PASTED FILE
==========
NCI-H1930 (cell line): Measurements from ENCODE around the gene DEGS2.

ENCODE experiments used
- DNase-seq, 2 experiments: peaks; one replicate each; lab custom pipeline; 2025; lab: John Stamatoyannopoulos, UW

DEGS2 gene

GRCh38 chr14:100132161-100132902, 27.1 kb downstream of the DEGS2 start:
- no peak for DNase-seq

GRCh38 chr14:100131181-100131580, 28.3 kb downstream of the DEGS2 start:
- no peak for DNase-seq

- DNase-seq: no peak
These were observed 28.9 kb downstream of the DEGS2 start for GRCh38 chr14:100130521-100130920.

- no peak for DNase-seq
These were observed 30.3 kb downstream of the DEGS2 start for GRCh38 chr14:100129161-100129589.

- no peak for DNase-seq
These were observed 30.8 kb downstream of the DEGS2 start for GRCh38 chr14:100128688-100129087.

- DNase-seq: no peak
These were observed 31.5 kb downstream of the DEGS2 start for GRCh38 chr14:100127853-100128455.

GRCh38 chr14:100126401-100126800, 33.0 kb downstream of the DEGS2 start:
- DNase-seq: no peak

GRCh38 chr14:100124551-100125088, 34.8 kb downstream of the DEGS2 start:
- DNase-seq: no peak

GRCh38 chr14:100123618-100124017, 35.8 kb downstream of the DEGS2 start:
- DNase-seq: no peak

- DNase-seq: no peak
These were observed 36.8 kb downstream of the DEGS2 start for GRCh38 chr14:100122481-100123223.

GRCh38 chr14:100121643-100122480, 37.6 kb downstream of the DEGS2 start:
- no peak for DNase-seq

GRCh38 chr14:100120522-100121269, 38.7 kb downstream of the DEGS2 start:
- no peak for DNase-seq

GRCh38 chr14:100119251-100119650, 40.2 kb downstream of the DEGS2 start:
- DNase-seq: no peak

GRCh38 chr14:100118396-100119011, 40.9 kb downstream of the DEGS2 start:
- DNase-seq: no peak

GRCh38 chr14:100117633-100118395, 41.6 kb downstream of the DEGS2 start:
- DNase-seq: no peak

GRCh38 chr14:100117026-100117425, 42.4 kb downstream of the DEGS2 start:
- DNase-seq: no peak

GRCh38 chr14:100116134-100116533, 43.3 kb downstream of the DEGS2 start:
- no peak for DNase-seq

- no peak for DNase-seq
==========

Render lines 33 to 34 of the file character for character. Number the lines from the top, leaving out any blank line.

GRCh38 chr14:100117633-100118395, 41.6 kb downstream of the DEGS2 start:
- DNase-seq: no peak